What is the next horizon for evangelical scholarship? Martin Hengel, one of the foremost experts on early Judaism and Christianity, explores one idea in this essay. He is professor emeritus of New Testament and early Judaism at the University of Tubingen, Germany. The most recent of his many books is The Four Gospels and the One Gospel of Jesus Christ (Trinity, 2000).
In a time of breathtaking progress in the fields of biophysics and biochemistry, astrophysics, nanotechnology and information technology, the acceleration of our knowledge is a hyperbola striving after infinity. Our ethical consciousness and human responsibility cannot keep abreast of it.
In contrast to this scorching speed of progress, the Bible remains always the same: the canon of the Hebrew Bible has not changed since the Pharisaic rabbis of Jamnia established it in about A.D. 100. Nor has the New Testament canon changed since the 39th Easter letter of Bishop Athanasius from Alexandria, written in A.D. 367. But, one may object, our understanding of the Bible has changed. The answer to that is yes and no.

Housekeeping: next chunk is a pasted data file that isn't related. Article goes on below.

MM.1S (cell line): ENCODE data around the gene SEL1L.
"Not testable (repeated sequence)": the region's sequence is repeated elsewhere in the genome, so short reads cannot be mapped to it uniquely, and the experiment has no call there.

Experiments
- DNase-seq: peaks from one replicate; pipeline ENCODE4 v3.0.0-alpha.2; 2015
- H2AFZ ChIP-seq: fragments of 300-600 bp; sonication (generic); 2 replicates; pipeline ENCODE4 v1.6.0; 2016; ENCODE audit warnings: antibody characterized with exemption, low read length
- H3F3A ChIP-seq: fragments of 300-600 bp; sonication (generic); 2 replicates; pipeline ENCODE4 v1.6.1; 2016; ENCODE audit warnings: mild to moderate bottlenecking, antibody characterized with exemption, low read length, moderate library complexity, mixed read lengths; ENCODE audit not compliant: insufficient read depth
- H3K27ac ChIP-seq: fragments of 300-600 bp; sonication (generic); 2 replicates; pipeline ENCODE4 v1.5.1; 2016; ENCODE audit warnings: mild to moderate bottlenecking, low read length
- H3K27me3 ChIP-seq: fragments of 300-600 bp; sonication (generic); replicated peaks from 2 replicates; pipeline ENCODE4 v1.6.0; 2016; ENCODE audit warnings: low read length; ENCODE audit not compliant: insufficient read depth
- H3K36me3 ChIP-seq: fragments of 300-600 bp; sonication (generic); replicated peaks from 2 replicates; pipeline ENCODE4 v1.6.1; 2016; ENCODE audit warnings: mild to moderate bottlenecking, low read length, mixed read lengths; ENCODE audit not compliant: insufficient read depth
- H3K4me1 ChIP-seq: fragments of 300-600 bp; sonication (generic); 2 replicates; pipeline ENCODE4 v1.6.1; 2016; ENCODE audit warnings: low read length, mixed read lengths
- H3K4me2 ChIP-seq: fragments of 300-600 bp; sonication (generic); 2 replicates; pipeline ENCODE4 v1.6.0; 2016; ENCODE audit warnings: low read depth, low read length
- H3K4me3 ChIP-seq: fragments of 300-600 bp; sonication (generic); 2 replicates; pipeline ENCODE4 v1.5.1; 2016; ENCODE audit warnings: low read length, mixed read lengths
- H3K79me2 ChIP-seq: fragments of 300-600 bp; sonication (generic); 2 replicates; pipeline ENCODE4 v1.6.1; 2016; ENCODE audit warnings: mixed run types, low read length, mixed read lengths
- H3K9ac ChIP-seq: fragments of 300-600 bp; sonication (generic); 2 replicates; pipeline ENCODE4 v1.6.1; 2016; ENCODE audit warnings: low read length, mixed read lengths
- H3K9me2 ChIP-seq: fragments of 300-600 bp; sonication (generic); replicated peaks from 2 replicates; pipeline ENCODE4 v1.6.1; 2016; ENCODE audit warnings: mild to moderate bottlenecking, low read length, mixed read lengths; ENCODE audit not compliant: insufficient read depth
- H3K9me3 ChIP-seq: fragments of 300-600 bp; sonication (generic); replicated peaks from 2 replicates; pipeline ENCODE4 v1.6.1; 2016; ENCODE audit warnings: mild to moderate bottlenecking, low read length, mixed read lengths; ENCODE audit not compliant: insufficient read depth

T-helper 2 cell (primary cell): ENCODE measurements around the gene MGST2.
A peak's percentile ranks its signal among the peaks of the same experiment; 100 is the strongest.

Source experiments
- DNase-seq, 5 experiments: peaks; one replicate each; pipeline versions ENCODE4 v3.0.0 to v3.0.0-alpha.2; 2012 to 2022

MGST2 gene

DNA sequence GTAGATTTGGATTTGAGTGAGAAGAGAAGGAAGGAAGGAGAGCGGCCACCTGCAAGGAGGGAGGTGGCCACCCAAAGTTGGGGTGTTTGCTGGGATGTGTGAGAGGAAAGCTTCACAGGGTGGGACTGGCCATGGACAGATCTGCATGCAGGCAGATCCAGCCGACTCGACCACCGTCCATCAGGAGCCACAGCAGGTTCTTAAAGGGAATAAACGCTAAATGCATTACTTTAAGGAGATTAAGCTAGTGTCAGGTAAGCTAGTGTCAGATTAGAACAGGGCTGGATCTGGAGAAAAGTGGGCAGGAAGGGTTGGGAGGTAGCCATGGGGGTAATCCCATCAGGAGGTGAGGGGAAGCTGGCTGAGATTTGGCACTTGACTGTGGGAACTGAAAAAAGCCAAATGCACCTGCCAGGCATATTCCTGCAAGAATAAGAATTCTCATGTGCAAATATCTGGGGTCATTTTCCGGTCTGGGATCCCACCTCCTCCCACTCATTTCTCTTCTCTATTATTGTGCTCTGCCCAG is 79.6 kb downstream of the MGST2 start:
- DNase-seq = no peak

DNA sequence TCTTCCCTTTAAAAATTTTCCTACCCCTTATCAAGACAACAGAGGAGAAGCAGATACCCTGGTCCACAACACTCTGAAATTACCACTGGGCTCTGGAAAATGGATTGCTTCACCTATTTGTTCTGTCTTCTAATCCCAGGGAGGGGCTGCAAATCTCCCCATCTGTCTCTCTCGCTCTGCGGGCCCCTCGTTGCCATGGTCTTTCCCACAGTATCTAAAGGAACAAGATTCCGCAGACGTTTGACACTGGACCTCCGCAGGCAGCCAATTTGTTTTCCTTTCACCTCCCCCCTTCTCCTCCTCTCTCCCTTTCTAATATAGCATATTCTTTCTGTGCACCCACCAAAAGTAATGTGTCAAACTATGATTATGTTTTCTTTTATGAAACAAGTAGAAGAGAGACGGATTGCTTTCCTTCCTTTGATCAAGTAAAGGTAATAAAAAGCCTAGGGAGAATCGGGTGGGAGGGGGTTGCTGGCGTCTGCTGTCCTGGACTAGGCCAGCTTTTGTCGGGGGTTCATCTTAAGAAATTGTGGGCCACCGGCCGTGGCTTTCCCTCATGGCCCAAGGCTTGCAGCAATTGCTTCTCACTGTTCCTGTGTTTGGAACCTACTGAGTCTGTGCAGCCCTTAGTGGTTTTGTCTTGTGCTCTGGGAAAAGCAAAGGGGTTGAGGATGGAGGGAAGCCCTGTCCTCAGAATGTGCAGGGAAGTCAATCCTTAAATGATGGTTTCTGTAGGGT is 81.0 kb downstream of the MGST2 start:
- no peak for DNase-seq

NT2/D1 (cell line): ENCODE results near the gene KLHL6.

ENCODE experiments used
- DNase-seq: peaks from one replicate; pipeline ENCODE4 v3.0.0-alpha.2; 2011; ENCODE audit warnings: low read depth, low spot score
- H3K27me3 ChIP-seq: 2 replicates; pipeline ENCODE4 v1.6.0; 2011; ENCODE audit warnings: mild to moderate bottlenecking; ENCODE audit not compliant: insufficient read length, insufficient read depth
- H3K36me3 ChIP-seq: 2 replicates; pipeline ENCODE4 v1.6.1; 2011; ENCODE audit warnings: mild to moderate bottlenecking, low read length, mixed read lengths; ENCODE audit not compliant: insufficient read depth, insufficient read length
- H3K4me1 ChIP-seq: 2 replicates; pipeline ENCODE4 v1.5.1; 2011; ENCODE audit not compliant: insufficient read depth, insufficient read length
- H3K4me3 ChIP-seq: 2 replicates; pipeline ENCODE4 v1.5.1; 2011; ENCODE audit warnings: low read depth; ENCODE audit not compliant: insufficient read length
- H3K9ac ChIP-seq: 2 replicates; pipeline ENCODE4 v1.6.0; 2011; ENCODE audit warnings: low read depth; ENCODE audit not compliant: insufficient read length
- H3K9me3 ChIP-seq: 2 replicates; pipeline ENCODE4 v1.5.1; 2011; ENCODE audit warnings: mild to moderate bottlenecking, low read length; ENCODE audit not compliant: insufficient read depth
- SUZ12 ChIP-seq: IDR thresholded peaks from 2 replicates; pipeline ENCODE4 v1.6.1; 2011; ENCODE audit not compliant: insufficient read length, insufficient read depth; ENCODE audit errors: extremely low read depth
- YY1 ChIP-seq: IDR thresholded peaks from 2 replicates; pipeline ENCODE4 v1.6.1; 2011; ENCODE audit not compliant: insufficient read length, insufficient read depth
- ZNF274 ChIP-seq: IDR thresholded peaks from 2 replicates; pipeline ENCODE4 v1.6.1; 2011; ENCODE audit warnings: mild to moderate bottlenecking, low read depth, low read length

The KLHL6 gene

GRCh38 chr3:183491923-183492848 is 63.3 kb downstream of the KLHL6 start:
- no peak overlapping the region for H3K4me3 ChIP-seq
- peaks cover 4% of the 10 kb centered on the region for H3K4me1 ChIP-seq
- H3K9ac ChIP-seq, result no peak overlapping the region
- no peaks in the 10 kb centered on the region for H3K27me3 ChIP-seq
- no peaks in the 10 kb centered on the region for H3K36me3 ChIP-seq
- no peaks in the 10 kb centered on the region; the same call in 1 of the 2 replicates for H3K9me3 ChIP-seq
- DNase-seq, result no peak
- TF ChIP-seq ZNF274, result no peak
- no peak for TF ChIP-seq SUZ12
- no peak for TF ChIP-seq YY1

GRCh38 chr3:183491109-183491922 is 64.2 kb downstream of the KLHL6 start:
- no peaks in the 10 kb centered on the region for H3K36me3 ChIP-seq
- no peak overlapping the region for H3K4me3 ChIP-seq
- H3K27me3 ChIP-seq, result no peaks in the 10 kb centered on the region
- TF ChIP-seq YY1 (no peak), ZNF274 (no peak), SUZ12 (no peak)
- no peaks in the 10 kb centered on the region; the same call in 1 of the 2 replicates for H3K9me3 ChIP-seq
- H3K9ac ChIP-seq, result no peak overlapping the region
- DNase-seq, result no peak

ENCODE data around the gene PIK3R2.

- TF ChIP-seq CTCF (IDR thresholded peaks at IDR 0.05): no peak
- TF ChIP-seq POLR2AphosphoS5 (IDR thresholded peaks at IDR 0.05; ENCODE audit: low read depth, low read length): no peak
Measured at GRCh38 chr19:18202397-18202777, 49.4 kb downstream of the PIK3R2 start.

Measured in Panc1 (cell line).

The Bible's basic spiritual importance for our faith and the Christian church remains unchanged. We have at this time no better answer to the Lord's question ("You do not want to leave too, do you?") than did Peter: "Lord, to whom shall we go? You have the words of eternal life" (John 6:67-68). Yet it seems that now, more so than in former centuries, we must fight an intellectual battle to ensure with Paul "that the truth of the gospel might continue to be preserved" (Gal. 2:5).
In this battle, we've had many victories. Biblical scholars can be proud of breakthroughs that resulted in an explosion of our New Testament knowledge in the last 100 to 200 years. ...1